“That was the most labor-intensive dress,” Atwood said of the wedding gown worn by the evil queen (Charlize Theron). “It took four people over a month to make.”
I think I’ll do it alone in five weeks. That sounds reasonable. Whenever I start looking for costumes I’d like to make, I’m always drawn to Colleen Atwood’s work. So even though I haven’t seen Snow White and the Huntsman (I hear it’s terrible), and even though I don’t have enough time, blonde hair, or any idea how to turn paper into bones, I think I’m going to launch into Ravenna’s wedding dress anyway.
I’ve been gathering reference pictures on a Pinterest board. (Hey, I finally found a productive use for Pinterest!) I always start a costume by considering what the biggest challenges will be. Once I figure out how to overcome those, I feel good about starting. For this costume, it’s:
I originally thought that the shoudler cage was a thin wood or straw sort of material connected together. It’s actually glazed parchment paper. Whereas I thought the bends were connections, they’re really just shaped into the paper.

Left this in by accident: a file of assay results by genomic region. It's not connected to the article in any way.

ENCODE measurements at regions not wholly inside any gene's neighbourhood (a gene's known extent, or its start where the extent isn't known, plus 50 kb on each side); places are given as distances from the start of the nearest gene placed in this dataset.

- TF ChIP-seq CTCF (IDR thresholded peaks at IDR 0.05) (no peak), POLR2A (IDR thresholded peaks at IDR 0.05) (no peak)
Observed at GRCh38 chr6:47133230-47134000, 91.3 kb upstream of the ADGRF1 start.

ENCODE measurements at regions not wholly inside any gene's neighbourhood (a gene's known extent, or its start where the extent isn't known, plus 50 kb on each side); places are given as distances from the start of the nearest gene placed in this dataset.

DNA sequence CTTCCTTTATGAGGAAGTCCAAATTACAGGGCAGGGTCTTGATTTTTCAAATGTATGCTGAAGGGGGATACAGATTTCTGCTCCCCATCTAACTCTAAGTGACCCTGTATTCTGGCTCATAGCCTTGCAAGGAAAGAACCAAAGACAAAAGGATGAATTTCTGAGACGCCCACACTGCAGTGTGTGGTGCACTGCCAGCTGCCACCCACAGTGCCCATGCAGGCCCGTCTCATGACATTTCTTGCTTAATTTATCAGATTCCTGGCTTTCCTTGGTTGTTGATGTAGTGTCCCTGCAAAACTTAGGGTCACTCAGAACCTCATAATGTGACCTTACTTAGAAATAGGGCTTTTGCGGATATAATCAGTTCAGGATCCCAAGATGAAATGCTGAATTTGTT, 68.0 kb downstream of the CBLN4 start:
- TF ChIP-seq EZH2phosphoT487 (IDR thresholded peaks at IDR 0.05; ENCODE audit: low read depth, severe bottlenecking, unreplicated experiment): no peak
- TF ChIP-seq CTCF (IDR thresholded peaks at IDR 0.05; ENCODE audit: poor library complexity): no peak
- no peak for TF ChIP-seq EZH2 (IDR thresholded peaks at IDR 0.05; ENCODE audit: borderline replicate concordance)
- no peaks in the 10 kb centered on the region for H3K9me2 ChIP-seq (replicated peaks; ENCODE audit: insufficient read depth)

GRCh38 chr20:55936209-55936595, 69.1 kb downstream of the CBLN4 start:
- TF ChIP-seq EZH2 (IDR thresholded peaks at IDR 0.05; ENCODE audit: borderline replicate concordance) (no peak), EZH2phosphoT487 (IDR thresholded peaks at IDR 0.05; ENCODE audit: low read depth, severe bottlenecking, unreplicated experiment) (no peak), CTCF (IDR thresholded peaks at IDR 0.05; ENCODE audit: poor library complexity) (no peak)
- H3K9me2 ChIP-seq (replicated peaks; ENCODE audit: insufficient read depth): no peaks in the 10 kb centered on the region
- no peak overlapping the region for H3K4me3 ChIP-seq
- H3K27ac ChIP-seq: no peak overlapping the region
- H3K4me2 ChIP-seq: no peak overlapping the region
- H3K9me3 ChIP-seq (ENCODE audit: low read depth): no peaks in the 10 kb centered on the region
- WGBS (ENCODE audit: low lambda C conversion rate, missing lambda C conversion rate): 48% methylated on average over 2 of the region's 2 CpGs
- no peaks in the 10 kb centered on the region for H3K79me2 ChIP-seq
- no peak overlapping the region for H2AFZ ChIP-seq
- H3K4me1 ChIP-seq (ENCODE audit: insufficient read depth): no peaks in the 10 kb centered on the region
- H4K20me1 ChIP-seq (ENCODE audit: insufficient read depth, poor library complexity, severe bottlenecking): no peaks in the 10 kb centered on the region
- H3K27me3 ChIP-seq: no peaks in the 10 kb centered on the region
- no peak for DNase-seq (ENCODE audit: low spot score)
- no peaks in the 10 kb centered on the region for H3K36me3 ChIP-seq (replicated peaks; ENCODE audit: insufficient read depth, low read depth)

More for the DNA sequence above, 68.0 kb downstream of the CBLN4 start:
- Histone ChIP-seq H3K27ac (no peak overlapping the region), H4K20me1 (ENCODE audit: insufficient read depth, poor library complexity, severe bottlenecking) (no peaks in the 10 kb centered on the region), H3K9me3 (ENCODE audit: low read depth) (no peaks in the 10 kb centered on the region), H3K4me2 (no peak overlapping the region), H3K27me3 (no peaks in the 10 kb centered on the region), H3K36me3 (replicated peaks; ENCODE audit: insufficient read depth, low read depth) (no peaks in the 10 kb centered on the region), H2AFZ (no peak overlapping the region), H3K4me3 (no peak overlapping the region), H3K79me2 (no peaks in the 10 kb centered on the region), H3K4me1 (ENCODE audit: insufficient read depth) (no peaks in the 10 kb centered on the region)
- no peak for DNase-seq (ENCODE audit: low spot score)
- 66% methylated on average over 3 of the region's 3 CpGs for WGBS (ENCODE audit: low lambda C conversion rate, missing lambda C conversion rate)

A few nights ago, I started experimenting with card stock and the first glue I found in the house. Clearly not the final plan, but good enough to see if I could do it. It’s going to take… oh, possibly the rest of my life… but I think it’s at least possible. Here’s how it went with the card stock:
The dress pattern itself
Look at the hips here. If you look at the front of the dress, it looks like a top and a skirt. But when you get to the back, it’s clearly connected all as one dress. I’ll have to think about the best way to work that out.
I read that the pieces at the tops of each pleat/godet were found in some little corner of Italy, so I don’t think I’ll be stumbling across them in the local AC Moore. I’ll have to hunt for something similar or make them. There are only 24, so not too bad. Then there’s the little four-leafed metal findings that go up the sleeves and down the front. There are “only” 216 of them.